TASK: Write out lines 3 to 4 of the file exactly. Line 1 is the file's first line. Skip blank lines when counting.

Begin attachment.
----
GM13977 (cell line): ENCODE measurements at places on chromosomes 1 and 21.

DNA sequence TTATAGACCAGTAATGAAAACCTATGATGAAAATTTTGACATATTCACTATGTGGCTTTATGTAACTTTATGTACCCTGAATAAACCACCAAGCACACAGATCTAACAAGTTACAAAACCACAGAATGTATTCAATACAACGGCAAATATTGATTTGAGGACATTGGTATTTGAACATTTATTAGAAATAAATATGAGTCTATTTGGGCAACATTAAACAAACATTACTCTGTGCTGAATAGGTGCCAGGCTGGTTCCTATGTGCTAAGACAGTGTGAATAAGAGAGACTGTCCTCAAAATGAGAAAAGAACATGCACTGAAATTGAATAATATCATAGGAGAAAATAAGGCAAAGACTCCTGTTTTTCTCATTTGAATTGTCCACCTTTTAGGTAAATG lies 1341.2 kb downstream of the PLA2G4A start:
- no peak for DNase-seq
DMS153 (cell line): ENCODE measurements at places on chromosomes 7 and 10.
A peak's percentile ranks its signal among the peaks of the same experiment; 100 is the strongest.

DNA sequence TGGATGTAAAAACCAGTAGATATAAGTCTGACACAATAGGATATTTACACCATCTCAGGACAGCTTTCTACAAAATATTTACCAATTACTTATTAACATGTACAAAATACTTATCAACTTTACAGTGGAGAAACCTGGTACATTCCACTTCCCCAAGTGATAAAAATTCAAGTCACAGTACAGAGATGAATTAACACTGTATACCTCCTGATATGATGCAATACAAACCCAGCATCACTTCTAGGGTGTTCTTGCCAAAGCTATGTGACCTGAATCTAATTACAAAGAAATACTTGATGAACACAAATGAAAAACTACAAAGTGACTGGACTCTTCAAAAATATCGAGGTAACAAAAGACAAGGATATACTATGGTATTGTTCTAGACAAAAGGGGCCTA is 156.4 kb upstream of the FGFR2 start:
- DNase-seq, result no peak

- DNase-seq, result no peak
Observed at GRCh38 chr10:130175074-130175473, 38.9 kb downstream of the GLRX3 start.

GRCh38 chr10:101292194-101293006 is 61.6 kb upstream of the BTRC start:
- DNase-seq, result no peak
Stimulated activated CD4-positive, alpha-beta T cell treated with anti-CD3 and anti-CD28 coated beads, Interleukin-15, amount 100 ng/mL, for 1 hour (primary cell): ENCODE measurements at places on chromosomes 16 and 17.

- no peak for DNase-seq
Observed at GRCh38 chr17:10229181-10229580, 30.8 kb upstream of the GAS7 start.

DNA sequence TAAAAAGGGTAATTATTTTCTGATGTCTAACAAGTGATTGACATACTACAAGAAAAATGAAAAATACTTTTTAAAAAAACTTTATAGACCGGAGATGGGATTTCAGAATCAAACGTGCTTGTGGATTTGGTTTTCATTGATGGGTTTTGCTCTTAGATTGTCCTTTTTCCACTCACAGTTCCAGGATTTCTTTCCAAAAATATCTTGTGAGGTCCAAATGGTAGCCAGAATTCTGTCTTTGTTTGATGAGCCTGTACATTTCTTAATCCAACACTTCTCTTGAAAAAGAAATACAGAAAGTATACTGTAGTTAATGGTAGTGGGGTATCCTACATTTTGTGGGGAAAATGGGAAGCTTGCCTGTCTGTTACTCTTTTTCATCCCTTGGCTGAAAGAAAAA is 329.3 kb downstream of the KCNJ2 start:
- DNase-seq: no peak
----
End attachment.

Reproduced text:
- no peak for DNase-seq
DMS153 (cell line): ENCODE measurements at places on chromosomes 7 and 10.